Cody Gets a Call-Up

Photo: Vancouver Sun

Let the Cody Hodgson era with the Vancouver Canucks officially begin. Early Monday morning, Cody Hodgson was recalled from the Manitoba Moose and is expected to join the team in Dallas for their game tomorrow against the Stars.

So what should *WE* expect from Hodgson?

The Vancouver Canucks announced Monday that they have recalled Cody Hodgson from their AHL affiliate in Manitoba. As the Canucks play a very quick road trip, starting in Dallas on Tuesday then in Phoenix on Wednesday before returning to Vancouver. It makes a lot of sense for the Canucks to call up Hodgson right now. The AHL is on its annual All-Star break and the Moose don’t play again until Friday. While Hodgson continues to recover form injury, the Canucks can keep him motivated and active and the pro level during that time off. Also, the Canucks next couple of games are on the road, so the Canucks are shielding him for a good chunk of the hometown media and the pressure of playing on home ice, before easing him into the circus in Vancouver. With Edler hurt, joining Salo, Rome and Alberts, and Hodgson’s cap hit only $850K, the Canucks can slot him into the roster without affecting their cap space, and doesn’t really hurt their ability to trade for another player at the deadline.

So here are three possible scenarios for Cody Hodgson over the next few games:

1. Cody sits and observes. It’s possible that the Canucks simply want to bring Hodgson into the organization to observe the regular goings-on of an NHL road trip. This is further supported by the fact that the Canucks play against the Stars to start this quick road trip. You may recall that the Canucks last played the Stars a week ago and dismantled them 7-1. During that whitewash, the play quickly became physical and deteriorated near the end of the game. the Stars have a big, bruising team. It might not be the best game for Hodgson to make his official major pro debut, given that he is still on the mend, so to speak.

2. Cody plays as 4th line center. There are a few benefits here for the Canucks. First, as 4th line center, he’s not going to get huge minutes, so the Canucks can limit his ice time and ease him into pressure-filled game situations. If he game goes sideways, one way or another, and gets overly physical, the Canucks can just keep him off the ice without disrupting the lines too much. The other benefit is the more big-picture. It’s no secret that the Canucks have been struggling to find a fourth line center that they feel will stick there for the remainder of the season and the playoffs. It’s been a rotating set of auditions for that position all season.As the NHL nears its trade deadline, a key acquisition target  for Canucks is that fourth line center. If the Canucks see something in Hodgson that fits the fourth line, if he can play some PK minutes and take (and win) key faceoffs, then the Canucks might be able to save themselves some grief of having to find an outside player to fill that fourth line center role. So consider this yet another audition for that position.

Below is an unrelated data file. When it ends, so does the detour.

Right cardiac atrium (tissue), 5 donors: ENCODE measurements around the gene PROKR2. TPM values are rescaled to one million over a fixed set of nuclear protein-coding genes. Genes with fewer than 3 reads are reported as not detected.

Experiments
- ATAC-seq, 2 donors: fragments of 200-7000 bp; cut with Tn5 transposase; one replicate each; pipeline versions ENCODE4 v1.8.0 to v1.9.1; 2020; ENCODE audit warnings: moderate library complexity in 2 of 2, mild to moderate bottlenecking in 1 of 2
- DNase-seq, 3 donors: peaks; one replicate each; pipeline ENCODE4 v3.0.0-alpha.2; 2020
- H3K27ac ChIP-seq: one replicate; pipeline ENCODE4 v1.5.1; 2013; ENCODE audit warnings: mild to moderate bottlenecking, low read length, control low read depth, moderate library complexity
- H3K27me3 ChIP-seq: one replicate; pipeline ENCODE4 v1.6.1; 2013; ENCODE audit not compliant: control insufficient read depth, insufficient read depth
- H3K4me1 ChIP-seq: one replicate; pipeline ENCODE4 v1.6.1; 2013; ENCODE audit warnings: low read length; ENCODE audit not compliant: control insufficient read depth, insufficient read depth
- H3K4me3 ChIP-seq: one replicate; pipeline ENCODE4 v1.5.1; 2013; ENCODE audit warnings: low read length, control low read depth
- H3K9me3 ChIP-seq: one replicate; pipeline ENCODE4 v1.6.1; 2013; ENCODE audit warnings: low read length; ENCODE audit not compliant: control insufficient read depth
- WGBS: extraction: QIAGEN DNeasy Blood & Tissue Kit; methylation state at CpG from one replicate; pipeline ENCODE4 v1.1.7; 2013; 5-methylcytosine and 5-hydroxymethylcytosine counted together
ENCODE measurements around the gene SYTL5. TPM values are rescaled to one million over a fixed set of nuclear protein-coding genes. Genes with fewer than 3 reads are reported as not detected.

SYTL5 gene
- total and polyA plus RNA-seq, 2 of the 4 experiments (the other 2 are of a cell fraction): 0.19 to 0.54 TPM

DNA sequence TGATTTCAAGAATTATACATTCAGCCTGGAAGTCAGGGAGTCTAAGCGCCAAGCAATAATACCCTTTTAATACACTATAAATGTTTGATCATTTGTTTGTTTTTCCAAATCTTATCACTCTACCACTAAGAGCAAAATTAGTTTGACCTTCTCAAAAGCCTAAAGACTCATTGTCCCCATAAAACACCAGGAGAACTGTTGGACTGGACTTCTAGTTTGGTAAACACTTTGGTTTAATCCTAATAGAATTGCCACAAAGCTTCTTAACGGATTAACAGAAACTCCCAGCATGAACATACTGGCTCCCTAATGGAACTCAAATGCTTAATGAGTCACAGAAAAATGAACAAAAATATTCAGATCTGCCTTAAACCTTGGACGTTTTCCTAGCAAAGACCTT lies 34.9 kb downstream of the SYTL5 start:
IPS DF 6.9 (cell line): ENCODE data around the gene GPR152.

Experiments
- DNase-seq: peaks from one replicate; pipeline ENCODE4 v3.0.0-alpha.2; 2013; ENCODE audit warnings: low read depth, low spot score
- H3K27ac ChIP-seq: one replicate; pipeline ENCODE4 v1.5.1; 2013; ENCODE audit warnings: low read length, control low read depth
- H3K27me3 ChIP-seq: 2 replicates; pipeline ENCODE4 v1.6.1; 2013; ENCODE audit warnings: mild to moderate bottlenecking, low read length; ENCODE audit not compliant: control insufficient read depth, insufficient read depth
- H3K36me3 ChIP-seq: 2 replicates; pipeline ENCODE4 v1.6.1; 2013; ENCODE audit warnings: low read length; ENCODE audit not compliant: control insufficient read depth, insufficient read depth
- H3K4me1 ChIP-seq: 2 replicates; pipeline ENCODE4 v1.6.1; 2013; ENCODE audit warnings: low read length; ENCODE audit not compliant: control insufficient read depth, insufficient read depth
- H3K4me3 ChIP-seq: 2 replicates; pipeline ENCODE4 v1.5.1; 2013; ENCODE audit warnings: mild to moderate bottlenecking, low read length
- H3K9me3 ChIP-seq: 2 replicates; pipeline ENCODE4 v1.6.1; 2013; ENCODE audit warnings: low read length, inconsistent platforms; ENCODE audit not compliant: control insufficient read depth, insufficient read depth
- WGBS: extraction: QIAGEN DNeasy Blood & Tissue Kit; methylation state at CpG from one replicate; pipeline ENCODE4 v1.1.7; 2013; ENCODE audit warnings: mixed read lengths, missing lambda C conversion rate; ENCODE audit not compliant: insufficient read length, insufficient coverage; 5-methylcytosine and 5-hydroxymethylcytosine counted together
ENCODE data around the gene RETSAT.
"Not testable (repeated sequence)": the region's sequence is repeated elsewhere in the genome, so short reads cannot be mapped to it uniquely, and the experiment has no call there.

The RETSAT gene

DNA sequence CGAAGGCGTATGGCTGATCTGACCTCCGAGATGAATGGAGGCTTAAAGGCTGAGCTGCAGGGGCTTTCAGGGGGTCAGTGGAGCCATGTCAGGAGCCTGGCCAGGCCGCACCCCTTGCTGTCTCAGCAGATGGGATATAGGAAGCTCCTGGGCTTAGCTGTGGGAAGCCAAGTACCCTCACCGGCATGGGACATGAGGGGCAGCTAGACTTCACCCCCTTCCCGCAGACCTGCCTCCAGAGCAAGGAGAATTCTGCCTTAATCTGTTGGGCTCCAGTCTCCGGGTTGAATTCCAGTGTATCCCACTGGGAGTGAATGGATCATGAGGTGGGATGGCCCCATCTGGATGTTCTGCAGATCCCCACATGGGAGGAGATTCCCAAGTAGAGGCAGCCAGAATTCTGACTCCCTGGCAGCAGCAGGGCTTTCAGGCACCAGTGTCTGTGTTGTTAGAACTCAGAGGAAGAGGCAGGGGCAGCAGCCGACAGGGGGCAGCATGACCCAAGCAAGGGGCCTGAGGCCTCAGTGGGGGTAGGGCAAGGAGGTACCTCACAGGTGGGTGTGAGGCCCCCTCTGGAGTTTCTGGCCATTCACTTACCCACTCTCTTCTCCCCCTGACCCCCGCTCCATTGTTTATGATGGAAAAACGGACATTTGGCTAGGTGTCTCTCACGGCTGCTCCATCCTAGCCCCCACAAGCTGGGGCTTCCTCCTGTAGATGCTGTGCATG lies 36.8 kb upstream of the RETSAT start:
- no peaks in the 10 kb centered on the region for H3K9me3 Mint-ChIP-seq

3. Cody plays 2nd line winger. Cody Hodgson is not going to be a career 4th line center. He is a very skilled player, with great vision and excellent hockey smarts. He will, at some point, be a second line player in this league. Ryan Kesler has evolved this year into a premier center in this league, earning his first all-star appearance, selected as assistance captain for both the Canucks and his all-star team, and he currently sits tied for third in league goal scoring. He has become a true leader in very short order. Now is a great time to get Hodgson on his line, under Kesler’s tutelage. Besides, Kesler has played with a rotating set of struggling wingers all season, and has still been able to put up career numbers and garner league-wide attention. It couldn’t be any different having Hodgson out there on his wing and offering advice and guidance both on and off the ice. And hopefully, this will motivate whichever demoted winger (Raymond? Samuelsson?) is moved off that line to make room for Hodgson. Hodgson has played wing before, so this won’t be a huge shift for him. And he gets to learn from on of the best in league right now.

I think that all of these options are certainly possible and have their plusses and minuses. If I was to handicap these options in order of likeliness, I would say the most likely choice is option #2, then option #3, then option #1. It serves the Canucks the best if Hodgson can play that fourth line center role well. But it wouldn’t surprise me in the least if the Canucks went with either of the other two options.

Let the audition begin.